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Best Smart TVs

By: Carl Laron on November 17, 2016

These cheap TVs are real smart cookies

While virtually every TV profiled in this report (save the small-screened and inexpensive 28-inch Samsung UN28H4000 (Est. $185)) has a streaming platform, even the best falls short of the Roku streaming platform built into some TVs. Most Roku-equipped sets aren't the best performers picture-wise, but are considered more than good enough for casual viewing. Most are also terrific values.

TCL was among the first makers to introduce Roku functionality in their sets, and while the company has been busy introducing new models as well (see below), some of last year's offerings remain available, and remain top rated. A case in point is the 32-inch TCL 32S3800 (Est. $170). Rtings.com calls it the best 32-inch set available, never mind its smart features, while CNET names it to its list of best TVs overall.

Getting the bad news out of the way first, picture quality isn't going to blow you away -- in fact, fussy videophiles will have a litany of issues big and small to pick over. That said, most other 32-inch TVs either have similar or worse picture quality, or cost substantially more. Color accuracy, while technically imperfect, is still fairly good according to PCMag.com's testing, and black levels and peak brightness are "respectable" for a set in this price range. Never mind 4k, the resolution of this set is only 720p, but experts say that that is appropriate for a screen of this size. In short, CNET's Katzmaier sums up the consensus when he says: "Nobody is going to place the TCL at the top of any image quality lists, but it's still likely 'good enough' for most viewers."

The biggest complaint shared is that potential buyers may need to be prepared to like the image quality largely as it comes out of the box. "The set lacks any ability to fine-tune color temperature, and selectable gamma also goes missing -- two important adjustments found on many TVs, even at entry level," Katzmaier notes.

Of course, the real reason that buyers should opt for this TV is the built-in Roku streaming platform as it makes that much of a difference in the smart TV experience compared to the best platforms offered by the best TV makers. Usability and breadth of content are the major pluses. In his review of the Roku UP130 series (covered below), which uses the same Roku platform, Katzmaier says: "The selection runs circles around dedicated smart TV systems from Samsung and LG, and handily beats its next-closest competitor, Android TV (found on Sony sets). I also much prefer it to Vizio's SmartCast system since you don't need a phone to use it." In addition to this 32-inch set, TCL offers a similar model in a 28-inch screen, and ones with 1080p resolutions in screen sizes to 55 inches.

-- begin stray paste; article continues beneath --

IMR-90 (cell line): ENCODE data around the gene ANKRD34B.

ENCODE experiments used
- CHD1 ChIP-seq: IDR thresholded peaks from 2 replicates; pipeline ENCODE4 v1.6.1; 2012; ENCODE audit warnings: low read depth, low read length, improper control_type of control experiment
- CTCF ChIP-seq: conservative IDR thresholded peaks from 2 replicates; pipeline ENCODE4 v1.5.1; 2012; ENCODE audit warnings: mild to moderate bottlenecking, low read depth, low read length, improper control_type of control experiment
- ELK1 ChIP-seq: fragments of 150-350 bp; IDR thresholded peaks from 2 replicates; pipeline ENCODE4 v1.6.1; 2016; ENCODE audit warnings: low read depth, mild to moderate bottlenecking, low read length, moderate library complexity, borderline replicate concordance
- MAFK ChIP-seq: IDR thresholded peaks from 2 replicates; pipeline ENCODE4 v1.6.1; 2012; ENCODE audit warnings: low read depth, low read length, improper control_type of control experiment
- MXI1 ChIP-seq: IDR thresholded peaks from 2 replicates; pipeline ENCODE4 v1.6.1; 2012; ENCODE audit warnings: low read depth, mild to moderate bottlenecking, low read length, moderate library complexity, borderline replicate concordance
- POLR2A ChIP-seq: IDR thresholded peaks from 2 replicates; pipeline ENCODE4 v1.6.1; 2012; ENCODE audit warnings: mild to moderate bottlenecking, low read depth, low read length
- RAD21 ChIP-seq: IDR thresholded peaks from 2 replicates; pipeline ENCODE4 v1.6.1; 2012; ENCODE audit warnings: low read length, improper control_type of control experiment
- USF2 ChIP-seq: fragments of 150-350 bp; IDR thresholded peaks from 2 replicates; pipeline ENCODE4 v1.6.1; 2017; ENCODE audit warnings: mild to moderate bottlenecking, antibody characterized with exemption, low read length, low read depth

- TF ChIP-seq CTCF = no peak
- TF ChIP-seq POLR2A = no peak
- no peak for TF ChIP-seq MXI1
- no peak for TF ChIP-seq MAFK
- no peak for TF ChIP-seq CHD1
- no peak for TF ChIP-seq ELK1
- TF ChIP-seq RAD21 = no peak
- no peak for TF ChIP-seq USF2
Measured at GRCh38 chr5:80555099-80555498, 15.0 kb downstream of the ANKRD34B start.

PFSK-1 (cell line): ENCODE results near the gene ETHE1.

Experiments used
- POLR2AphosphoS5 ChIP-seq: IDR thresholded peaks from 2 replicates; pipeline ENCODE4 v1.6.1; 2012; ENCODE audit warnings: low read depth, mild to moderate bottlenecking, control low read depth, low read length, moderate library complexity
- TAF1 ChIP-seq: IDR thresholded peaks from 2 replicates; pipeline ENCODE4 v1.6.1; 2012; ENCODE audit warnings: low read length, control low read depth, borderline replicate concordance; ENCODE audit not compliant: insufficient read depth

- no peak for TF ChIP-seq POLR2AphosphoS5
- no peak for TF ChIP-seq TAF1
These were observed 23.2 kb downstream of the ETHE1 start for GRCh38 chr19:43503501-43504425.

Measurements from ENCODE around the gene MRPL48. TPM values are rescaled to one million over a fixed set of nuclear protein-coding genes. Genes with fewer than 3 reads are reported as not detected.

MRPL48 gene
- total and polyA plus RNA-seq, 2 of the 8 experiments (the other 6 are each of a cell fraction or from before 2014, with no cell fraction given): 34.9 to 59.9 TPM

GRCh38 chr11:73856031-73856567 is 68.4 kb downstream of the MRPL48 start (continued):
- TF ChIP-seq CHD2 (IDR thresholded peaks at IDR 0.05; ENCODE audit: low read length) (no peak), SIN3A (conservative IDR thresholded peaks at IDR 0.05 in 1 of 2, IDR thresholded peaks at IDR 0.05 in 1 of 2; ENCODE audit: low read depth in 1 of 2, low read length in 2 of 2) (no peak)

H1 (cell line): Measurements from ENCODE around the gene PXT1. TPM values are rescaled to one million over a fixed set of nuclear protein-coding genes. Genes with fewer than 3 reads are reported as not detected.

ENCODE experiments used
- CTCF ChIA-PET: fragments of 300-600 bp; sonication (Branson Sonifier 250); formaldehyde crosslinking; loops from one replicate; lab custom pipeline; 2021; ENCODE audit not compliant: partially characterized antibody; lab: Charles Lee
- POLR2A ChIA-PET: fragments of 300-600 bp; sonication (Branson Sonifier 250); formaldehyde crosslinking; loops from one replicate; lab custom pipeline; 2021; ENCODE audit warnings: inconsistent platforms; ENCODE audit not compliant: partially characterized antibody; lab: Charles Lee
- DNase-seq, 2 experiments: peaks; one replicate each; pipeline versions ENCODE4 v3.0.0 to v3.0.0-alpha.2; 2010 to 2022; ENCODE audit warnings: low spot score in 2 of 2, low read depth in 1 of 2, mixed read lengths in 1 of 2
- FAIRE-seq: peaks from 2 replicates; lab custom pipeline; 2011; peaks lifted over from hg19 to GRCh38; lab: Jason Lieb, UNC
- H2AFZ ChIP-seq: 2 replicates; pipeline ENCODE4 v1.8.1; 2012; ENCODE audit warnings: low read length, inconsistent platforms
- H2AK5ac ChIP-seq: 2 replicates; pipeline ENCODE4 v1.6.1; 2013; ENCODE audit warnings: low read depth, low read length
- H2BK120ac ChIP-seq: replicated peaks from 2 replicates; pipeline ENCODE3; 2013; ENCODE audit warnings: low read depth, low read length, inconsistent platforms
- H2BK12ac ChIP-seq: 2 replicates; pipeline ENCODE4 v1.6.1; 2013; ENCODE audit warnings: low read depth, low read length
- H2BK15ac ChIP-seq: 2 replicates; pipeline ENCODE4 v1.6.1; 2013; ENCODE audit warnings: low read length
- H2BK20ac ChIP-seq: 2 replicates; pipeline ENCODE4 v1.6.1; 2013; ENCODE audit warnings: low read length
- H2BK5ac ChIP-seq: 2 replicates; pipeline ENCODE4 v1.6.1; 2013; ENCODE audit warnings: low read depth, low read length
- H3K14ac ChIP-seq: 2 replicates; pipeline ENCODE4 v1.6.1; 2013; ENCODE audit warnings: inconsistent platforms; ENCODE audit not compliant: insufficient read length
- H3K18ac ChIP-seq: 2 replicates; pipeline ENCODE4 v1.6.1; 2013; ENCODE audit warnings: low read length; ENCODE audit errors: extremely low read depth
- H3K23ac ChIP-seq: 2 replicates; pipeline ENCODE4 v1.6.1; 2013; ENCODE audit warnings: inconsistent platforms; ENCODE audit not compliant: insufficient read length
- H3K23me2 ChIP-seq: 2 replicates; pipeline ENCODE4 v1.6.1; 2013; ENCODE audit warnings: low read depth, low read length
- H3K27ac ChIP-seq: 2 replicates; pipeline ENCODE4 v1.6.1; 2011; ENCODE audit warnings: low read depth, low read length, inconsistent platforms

TCL isn't the only maker of Roku-based smart TVs, Among other options, 40-inch Hisense 40H4C1 (Est. $245) is worth a look-see. While it doesn't win a ton of accolades, most say that, like the TCL set above, the picture is "good enough" for casual viewing. Instead, as Lee Neikirk at Reviewed.com says "The primary draw here is that the popular Roku streaming platform." Users give generally favorably feedback, too. We found the biggest accumulation at BestBuy.com, where the TV earns a 4.5 star rating after more than 540 reviews. Around 94 percent give it a thumbs up.

Neikirk says that picture quality "won't blow you away." but finds that it's good enough out of the box to satisfy around 90 percent of viewers. Black levels are "satisfactory," and color performance is fairly accurate. Uniformity -- an issue with most edge-lit LED sets -- is not very good. "During normal TV/movies this isn't a huge issue, but it's something to be aware of if you're really picky." Resolution is full HD at 1080p, and 48-inch and 50-inch versions are also available in the series.

If you want something bigger still, and with 4K resolution, TCL has you covered in its US5800 and UP130 series sets. The two sets differ a little in styling, and the UP130 has an upgraded remote with a voice search function and a headphone jack for private listening. More useful, perhaps, is that it uses a Wi-Fi link to the set rather than the typical IR, which should make operation easier (for example, you don't have to point the remote directly at the TV, Katzmaier says).

While reviewers like Katzmaier aren't sure the step up to 4K resolution is worth the price bump over plain old HD Roku-equipped sets, he and Reviewed.com's Neikirk look at the 50-inch TCL 50UP130 (Est. $500) and come away fairly impressed -- and Reviewed.com is sufficiently impressed to grant the set Editors' Choice status and note that it is better than 84 percent of the TVs it's tested.

We've covered the Roku platform sufficiently above; it's great, and the number one reason than someone should consider this set over other sets in its price range -- but what about picture quality? "Good enough" in most respects for "most people," Neikirk says, adding "You probably wouldn't want to move to this one from a very premium TV, but if your standards aren't super high, there won't be anything about the picture you take much issue with." Having 4K capability keeps the TV forward-looking, and the set handles 4K content fairly well, but some experts, notably Katzmaier, don't see all that much benefit in 4K over standard HD. Sets in the two series are available in 43-inch, 55-inch and 65-inch versions as well.

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What every best TVs has:

  • Great or at least very good performance.
  • Useful and usable features.
  • Function over form.

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